I would like to suggest that it is place. If we think of the great writers, their work is almost always centered in a place. Think of James Joyce’s Ulysses, or Virginia Woolf’s Mrs Dalloway, they are centered in towns, Dublin for the Irish writer, Joyce, of course and London just after the first world war for Woolf. The place may be imaginary as in Faulkner’s Yoknapatawpha country, but we know this is a town in the Deep South, a town from his childhood as these places so often are. Think of the Brontes' moors. They are places known intimately when the writer was very young, places which come from their earliest impressions when the senses are acute to the sounds and smells and sights at that impressionable age. These places are at the center of the work, they seep into every part of it, they color the people and thus the plot.
At the moment I’m writing a novel centered on Rome. I have lived in Rome at different moments all through my life. It seems an almost a magical place, where extraordinary things have happened to me. At eighteen in Switzerland I met an Italian, a young Roman aristocrat, who fell in love with me. He persuaded my mother and me to come all the way from South Africa and live for a summer in Rome.
This was 1960 during the Olympic games. The young man, who died very young, spent one entire evening over dinner at Meo Patacca ( a dark Roman restaurant you might want to visit) in the Trastevere drinking an entire bottle of wine and saying in his rudimentary English, “Sheila must stay Rome” over and over again. Somehow he convinced my mother, a widow of independent means, to rent a ground floor apartment in the Parioli area ( a posh residential area) near Piazza Crati , where he could visit us, and water my mother’s flowers. My older sister, who came along for the ride, and I studied Dante with an Italian woman who would read the Divina Commedia with her hand on her heart. “Nel mezzo del cammin di nostra vita” we intoned solemnly, though it was hardly our case.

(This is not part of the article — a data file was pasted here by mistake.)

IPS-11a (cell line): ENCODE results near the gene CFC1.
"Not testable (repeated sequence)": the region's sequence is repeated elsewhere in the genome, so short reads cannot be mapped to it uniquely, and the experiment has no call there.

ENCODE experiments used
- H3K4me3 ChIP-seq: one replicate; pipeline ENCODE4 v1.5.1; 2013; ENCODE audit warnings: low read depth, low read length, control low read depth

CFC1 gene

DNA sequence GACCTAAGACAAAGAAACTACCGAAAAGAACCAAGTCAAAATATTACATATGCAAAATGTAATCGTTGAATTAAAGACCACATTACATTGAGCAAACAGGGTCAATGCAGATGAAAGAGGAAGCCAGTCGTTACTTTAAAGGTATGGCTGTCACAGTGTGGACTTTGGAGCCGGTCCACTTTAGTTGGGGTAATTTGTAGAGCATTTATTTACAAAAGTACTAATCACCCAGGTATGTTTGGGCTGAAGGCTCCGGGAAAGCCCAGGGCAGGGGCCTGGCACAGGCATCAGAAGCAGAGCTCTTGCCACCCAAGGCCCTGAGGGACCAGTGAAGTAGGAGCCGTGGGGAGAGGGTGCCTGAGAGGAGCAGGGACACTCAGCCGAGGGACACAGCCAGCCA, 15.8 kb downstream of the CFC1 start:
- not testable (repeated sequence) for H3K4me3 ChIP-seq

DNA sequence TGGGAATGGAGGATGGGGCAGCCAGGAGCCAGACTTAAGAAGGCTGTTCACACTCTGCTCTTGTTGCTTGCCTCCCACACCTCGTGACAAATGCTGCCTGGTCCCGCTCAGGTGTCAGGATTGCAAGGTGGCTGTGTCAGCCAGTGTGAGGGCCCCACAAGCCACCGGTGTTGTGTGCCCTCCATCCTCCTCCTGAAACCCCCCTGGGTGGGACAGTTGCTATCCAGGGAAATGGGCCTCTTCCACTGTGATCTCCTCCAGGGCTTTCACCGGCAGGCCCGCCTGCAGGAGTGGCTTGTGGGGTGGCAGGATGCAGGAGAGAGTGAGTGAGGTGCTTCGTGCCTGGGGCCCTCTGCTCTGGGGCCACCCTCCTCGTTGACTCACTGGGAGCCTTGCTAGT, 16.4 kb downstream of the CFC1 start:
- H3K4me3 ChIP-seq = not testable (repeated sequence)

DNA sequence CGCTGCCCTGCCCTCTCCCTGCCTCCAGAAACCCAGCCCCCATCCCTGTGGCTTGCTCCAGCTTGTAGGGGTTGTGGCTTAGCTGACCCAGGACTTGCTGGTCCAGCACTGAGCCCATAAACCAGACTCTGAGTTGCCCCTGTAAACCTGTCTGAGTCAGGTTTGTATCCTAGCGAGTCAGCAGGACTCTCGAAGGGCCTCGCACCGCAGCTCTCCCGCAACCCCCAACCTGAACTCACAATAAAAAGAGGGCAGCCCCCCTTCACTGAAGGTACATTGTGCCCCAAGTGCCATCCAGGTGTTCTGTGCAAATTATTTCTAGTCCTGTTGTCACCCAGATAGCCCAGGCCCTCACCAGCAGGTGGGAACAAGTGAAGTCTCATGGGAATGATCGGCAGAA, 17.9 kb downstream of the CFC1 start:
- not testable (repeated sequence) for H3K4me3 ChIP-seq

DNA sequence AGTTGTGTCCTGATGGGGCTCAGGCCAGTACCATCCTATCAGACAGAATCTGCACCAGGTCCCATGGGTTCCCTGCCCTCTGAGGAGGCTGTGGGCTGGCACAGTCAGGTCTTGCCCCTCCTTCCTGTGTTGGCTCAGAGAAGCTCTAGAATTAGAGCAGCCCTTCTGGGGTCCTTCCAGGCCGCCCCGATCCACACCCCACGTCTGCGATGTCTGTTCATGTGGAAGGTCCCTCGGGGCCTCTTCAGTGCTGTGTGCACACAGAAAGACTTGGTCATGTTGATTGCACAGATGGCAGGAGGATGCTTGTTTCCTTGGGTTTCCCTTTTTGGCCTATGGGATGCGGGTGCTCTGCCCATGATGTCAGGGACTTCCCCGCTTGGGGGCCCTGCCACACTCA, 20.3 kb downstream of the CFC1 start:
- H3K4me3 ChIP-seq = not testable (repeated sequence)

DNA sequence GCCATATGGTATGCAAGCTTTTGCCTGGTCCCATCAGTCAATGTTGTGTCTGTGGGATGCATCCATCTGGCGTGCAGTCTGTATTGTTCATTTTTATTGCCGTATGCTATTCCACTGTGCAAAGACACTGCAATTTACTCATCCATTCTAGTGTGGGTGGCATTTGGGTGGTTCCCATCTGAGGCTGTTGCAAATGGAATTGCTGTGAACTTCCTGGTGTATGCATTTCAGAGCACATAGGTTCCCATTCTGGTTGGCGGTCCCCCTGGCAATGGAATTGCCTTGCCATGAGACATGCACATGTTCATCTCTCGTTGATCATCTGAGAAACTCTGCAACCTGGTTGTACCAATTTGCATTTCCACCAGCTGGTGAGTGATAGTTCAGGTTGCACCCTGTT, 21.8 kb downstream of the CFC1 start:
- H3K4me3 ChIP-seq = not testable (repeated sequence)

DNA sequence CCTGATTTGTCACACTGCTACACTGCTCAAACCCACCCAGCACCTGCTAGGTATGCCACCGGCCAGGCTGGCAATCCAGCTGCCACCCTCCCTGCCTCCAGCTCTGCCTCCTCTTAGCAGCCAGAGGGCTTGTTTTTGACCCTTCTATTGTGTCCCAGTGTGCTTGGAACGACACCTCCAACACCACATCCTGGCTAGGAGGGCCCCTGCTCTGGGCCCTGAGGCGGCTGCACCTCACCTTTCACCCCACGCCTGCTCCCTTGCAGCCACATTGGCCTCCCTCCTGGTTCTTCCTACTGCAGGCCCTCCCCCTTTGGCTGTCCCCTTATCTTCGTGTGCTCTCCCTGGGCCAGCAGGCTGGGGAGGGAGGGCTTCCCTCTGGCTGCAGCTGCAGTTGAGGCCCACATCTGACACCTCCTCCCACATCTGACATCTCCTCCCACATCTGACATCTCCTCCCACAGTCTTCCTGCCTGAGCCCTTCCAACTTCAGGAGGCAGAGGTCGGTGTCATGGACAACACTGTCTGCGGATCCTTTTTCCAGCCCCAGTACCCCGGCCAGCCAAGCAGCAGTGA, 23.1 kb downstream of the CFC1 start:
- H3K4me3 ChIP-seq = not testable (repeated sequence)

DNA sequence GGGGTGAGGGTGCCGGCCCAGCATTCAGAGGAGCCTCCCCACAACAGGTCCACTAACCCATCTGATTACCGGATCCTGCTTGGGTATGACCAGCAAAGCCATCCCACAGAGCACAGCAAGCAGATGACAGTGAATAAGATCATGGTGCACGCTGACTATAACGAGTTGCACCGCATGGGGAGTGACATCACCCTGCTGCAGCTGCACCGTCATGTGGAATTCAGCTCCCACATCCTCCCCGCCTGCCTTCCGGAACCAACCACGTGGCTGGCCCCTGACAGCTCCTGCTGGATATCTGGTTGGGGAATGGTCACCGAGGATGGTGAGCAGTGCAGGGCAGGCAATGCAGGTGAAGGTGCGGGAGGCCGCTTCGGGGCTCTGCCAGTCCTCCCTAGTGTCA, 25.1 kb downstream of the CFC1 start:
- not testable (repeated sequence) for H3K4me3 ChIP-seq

The young Roman made the mistake of telling me about his best friend, an American whose mother lived on the Italian coast, “Michaeeeel is such a clever and handsome boy,” he told me so that when the boy arrived and stood in the shadows before the iron gate which opened onto the house where we lived I was already half in love with him.
Well, reader I married him!’
Later in my life, having published many books I would return to Rome as a visiting writer and have two wonderful summer stays at the American Academy in Rome where I was researching a book on Freud called “Dreaming for Freud.” Rome had a special significance for Freud too, but that is another story.
So if you are looking for inspiration perhaps start with a place, write what you see and hear and smell from a familiar place from your early life, and the people will come out from the bushes or trees, or even an old house, carrying gifts in their arms, gifts for you to use on the page.
Dreaming for Freud: A Novelby Sheila KohlerPenguin Booksbuy nowLove Child: A Novelby Sheila KohlerPenguin Booksbuy now